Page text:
Rhetorical Analysis Of Ida B. Wells

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Ida B. Wells was born and brought up in slavery during the Civil War. Being settled in the segregated and violent South, she was exposed to racial discrimination and brutality. After the lynching of her childhood friend, Wells turned her attention and journalism to white mob violence. To build her argument and appeal to ethos, Ida B. Wells uses many personal examples and first-hand experiences. In her pamphlet, “Southern Horrors: Lynch Law in All Its Phases”, Wells establishes her credibility throughout the accounts of others, including Frederick Douglass. Douglass states in his letter to Wells, “You give us what you know and testify from actual knowledge. You have dealt with the facts with cool, painstaking fidelity and left those naked and uncontradicted facts to speak for themselves” (Wells-Barnett). Frederick Douglass, a man who was once enslaved and encountered lynchings, acknowledges Wells’ bravery and expresses his gratitude and appreciation for her actions. Wells includes the letter from Douglass, a credible man, to further her own credibility and add to her ethos. …show more content…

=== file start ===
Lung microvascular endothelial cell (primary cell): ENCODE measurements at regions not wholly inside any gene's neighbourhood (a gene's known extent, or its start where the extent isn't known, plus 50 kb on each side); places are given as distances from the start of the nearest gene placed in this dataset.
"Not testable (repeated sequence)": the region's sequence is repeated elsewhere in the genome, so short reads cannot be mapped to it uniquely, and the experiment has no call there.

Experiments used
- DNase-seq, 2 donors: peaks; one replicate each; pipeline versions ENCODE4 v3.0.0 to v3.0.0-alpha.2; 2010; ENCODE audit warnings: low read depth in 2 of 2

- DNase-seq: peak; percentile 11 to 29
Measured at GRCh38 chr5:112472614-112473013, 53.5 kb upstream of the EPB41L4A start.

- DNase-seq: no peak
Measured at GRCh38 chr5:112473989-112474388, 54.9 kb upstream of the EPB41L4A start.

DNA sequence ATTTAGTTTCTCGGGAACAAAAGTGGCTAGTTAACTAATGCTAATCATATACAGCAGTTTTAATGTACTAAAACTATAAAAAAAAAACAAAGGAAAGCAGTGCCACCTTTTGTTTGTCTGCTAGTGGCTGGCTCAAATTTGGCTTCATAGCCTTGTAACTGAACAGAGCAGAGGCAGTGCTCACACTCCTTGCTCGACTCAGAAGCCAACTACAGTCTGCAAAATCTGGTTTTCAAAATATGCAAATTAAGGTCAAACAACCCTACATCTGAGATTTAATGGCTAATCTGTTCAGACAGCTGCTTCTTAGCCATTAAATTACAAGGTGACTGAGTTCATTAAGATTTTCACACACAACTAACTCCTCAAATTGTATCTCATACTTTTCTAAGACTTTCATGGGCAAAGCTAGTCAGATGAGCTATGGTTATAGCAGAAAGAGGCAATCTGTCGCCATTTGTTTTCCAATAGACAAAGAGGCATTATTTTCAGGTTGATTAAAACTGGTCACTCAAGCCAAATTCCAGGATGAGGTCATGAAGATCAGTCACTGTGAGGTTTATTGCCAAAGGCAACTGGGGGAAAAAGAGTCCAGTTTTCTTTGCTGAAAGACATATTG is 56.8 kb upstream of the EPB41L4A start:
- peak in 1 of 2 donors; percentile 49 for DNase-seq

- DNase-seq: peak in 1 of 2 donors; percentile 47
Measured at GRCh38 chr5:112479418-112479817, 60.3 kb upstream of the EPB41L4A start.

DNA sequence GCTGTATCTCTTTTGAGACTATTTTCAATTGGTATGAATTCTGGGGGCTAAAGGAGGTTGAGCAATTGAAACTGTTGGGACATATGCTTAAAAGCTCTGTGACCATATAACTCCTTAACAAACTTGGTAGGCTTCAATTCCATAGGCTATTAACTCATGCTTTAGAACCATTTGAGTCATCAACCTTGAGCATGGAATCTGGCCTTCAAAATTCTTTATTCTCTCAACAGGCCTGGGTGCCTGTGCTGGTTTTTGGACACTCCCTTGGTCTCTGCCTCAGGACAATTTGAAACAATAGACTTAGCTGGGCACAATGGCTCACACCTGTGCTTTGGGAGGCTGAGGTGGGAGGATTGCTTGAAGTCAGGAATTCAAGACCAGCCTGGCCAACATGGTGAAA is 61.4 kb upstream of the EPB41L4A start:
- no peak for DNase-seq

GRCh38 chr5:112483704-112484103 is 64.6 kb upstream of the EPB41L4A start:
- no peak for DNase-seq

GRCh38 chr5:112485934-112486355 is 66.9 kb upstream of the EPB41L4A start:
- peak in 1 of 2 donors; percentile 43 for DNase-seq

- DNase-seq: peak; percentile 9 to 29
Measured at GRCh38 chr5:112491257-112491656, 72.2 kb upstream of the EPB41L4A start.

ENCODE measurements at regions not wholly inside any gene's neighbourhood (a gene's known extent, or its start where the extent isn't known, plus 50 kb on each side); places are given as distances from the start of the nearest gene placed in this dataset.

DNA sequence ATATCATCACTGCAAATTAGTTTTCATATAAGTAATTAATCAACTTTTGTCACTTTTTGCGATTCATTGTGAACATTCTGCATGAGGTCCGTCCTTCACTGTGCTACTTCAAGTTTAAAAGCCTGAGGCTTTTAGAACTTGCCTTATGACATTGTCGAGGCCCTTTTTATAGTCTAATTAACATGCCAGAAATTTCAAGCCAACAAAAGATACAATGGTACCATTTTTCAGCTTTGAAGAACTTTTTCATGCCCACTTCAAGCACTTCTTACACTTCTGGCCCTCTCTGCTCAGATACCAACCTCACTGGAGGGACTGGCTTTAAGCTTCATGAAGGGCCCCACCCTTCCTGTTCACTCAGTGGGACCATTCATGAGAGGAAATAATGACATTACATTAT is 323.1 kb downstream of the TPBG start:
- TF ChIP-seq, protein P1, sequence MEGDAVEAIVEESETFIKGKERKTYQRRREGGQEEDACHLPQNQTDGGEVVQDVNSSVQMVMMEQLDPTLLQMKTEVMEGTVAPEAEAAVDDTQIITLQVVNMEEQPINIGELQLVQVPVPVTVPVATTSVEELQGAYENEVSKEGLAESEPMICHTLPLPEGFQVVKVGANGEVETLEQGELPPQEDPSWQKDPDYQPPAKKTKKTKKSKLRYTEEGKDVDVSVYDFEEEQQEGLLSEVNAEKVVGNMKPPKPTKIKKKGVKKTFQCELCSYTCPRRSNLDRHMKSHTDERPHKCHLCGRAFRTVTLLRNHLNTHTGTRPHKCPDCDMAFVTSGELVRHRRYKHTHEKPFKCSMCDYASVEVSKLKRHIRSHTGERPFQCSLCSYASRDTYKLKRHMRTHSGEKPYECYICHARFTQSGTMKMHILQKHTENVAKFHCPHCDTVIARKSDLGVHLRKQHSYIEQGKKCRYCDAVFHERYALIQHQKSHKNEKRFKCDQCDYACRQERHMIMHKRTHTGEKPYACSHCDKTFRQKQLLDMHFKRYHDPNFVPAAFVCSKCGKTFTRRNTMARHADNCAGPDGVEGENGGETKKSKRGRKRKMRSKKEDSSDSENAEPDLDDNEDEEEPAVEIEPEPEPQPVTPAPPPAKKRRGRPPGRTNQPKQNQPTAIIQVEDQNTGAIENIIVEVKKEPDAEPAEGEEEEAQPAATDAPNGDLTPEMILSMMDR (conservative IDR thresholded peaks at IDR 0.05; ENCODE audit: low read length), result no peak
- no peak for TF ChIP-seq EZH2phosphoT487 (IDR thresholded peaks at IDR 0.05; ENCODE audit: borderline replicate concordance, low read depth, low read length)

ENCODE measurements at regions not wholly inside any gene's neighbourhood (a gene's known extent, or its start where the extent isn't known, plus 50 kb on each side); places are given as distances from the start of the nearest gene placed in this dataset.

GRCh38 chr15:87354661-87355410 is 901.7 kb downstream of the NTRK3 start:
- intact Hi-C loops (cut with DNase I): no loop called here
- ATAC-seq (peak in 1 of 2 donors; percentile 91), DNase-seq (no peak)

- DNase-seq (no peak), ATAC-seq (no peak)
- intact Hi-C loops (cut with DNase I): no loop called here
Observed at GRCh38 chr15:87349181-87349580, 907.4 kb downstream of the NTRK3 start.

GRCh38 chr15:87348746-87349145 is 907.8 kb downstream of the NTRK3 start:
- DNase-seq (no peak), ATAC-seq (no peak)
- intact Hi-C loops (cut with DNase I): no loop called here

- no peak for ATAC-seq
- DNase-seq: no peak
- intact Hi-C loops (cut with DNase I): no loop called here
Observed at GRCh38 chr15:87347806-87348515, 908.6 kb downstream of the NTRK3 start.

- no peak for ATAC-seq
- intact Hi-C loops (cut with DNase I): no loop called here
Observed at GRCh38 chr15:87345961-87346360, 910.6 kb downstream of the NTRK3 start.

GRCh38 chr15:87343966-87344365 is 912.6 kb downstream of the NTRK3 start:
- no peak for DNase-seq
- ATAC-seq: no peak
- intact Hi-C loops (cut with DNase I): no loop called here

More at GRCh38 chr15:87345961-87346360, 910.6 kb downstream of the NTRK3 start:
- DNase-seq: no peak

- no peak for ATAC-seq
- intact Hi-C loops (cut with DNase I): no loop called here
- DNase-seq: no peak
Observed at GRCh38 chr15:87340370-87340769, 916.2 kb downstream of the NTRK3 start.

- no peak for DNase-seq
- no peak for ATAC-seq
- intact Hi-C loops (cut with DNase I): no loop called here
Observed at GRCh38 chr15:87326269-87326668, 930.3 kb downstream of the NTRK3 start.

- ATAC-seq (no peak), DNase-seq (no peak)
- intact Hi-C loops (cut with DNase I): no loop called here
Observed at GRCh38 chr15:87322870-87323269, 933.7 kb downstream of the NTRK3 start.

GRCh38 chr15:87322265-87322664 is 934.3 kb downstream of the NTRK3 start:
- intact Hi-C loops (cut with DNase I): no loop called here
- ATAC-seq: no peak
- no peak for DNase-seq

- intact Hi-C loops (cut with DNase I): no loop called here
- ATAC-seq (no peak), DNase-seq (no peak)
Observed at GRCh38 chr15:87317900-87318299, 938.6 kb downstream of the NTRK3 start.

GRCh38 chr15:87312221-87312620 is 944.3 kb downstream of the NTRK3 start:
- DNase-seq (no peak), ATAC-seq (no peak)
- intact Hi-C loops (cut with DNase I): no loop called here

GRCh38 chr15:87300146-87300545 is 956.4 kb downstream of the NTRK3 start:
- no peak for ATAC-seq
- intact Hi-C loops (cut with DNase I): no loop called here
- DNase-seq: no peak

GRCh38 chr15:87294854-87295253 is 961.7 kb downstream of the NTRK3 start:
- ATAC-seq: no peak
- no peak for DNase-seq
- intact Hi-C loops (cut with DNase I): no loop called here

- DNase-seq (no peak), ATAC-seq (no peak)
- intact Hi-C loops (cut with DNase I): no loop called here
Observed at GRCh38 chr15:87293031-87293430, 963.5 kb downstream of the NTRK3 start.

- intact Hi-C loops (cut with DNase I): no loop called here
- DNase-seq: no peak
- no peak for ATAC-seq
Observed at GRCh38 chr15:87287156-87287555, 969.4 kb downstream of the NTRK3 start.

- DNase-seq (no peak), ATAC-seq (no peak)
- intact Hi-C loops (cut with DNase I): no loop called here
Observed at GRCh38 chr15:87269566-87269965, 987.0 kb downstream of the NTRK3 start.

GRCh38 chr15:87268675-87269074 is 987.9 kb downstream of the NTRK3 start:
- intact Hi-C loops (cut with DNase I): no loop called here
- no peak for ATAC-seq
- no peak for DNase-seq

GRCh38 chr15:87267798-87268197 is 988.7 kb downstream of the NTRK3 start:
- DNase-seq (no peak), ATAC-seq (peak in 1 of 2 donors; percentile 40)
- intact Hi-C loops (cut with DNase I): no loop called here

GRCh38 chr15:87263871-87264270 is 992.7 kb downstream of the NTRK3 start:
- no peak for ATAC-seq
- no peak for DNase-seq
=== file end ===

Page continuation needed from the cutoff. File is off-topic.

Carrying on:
Wells is consistent throughout her pamphlet in using an outraged and assertive, yet collected, tone. She strives to appeal to her audience’s emotions and move her readers through compelling diction and language. Using pathos, she attempts to evoke the same terror, anger, and distress that African Americans experience in the South. In her pamphlet, she states, “They have cheated him out of his ballot, deprived him of civil rights or redress therefor in the civil courts, robbed him of the fruits of his labor, and are still murdering, burning and lynching him” (Wells-Barnett). Through her language and tone, Ida B. Wells has the objective of starting an uproar in the South and abolishing the gruesome Lynch Law. Wells’ approach to pathos provides us with a better understanding of her rhetoric and

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